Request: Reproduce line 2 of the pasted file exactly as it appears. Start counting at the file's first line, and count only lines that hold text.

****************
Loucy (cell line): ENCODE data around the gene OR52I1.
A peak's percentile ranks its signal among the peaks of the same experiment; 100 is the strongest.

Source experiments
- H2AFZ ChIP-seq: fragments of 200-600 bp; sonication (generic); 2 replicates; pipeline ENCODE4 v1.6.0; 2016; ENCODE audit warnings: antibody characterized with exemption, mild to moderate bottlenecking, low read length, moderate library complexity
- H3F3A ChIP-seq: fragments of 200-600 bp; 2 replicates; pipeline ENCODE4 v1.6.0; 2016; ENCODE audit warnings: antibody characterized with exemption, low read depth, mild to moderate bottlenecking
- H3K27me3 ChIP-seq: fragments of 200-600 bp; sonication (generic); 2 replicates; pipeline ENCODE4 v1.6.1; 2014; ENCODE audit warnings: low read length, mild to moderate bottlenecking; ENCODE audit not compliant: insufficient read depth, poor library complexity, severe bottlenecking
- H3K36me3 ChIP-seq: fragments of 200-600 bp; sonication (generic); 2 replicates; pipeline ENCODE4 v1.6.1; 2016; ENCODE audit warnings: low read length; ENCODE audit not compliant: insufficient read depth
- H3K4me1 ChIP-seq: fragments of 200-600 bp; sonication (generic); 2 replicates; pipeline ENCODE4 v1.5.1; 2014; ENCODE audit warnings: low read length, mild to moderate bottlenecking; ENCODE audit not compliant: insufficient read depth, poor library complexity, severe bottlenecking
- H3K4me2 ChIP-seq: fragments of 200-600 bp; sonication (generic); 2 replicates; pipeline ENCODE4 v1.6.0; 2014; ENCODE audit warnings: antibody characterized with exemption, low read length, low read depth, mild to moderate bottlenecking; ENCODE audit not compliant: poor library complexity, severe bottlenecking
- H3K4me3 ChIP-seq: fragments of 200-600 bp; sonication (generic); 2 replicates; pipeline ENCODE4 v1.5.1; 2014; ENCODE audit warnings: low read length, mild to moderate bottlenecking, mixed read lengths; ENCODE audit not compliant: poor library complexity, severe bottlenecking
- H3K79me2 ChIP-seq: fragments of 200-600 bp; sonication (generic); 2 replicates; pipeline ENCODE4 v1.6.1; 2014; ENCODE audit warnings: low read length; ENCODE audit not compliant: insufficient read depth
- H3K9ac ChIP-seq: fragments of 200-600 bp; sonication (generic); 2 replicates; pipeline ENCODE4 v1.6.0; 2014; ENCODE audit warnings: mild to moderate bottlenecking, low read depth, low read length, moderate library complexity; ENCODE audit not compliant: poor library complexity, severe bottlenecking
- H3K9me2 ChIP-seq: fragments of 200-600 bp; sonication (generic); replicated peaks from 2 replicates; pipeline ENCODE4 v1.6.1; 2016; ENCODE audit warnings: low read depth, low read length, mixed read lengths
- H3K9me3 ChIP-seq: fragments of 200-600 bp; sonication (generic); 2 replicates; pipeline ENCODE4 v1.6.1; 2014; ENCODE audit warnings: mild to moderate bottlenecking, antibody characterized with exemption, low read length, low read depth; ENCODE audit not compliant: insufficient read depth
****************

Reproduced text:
A peak's percentile ranks its signal among the peaks of the same experiment; 100 is the strongest.